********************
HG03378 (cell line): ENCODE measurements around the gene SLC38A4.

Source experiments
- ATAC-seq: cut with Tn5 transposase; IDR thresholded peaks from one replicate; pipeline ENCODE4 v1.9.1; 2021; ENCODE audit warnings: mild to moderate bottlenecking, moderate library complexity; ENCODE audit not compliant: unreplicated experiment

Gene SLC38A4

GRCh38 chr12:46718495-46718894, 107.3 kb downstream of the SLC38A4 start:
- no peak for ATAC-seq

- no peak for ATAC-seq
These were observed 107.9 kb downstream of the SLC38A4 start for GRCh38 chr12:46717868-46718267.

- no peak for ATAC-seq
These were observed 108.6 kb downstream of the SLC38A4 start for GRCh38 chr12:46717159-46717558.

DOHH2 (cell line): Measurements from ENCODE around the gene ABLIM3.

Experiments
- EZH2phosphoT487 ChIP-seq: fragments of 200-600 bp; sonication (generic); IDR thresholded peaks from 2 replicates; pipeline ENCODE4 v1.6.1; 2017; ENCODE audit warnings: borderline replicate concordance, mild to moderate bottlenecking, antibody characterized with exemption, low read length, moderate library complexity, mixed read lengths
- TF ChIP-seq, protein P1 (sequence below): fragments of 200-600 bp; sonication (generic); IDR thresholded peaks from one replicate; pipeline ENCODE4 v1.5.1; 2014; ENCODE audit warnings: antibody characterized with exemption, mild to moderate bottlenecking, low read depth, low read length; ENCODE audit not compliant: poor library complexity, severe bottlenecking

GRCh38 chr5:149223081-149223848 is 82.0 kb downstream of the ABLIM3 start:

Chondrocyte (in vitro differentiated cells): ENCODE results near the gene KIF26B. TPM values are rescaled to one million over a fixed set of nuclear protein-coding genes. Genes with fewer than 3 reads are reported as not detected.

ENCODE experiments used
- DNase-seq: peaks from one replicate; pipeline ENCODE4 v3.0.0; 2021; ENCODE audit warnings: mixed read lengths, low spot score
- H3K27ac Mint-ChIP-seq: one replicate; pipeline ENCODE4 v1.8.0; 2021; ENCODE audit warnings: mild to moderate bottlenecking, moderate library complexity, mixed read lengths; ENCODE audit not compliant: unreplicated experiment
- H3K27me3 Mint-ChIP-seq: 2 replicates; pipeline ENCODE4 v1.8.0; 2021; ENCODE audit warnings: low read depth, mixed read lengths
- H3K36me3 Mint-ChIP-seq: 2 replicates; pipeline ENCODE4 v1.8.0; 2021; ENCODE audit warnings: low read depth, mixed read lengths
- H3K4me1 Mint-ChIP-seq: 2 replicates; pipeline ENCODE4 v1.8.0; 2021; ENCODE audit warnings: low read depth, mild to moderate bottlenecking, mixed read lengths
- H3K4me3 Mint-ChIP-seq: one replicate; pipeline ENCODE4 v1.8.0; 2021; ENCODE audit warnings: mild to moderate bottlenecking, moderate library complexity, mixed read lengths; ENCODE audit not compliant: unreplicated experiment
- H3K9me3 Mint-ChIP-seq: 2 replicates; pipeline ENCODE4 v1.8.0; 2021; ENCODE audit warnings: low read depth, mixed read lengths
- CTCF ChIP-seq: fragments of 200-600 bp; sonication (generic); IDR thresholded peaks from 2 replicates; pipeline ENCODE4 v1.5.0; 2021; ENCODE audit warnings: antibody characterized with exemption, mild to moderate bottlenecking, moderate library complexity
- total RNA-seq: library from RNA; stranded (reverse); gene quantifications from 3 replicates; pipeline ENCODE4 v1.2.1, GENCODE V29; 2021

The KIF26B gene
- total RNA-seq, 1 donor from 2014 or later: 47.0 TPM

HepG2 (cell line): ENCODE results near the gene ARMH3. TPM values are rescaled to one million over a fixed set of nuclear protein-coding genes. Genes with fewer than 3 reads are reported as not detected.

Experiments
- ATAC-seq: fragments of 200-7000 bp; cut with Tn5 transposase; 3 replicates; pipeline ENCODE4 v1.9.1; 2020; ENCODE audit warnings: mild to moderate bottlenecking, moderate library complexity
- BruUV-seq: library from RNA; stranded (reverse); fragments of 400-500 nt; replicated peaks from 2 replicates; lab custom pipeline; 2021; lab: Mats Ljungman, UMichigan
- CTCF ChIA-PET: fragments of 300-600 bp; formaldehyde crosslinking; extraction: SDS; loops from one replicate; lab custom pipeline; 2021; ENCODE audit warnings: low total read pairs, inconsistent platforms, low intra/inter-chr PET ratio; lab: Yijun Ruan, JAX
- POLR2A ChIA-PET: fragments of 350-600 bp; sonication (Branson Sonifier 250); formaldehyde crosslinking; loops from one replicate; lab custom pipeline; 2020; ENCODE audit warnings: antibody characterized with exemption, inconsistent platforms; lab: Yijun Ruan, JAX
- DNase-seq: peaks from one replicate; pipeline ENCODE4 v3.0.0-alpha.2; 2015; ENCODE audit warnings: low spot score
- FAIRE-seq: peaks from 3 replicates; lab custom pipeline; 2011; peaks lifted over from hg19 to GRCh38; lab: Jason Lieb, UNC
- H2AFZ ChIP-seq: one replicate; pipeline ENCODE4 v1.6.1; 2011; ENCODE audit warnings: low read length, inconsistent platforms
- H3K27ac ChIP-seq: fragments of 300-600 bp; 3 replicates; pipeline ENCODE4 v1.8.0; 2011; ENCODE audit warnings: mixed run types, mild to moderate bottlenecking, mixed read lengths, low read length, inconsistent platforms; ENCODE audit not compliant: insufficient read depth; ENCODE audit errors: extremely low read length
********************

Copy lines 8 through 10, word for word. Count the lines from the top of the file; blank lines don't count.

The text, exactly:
These were observed 107.9 kb downstream of the SLC38A4 start for GRCh38 chr12:46717868-46718267.

- no peak for ATAC-seq
These were observed 108.6 kb downstream of the SLC38A4 start for GRCh38 chr12:46717159-46717558.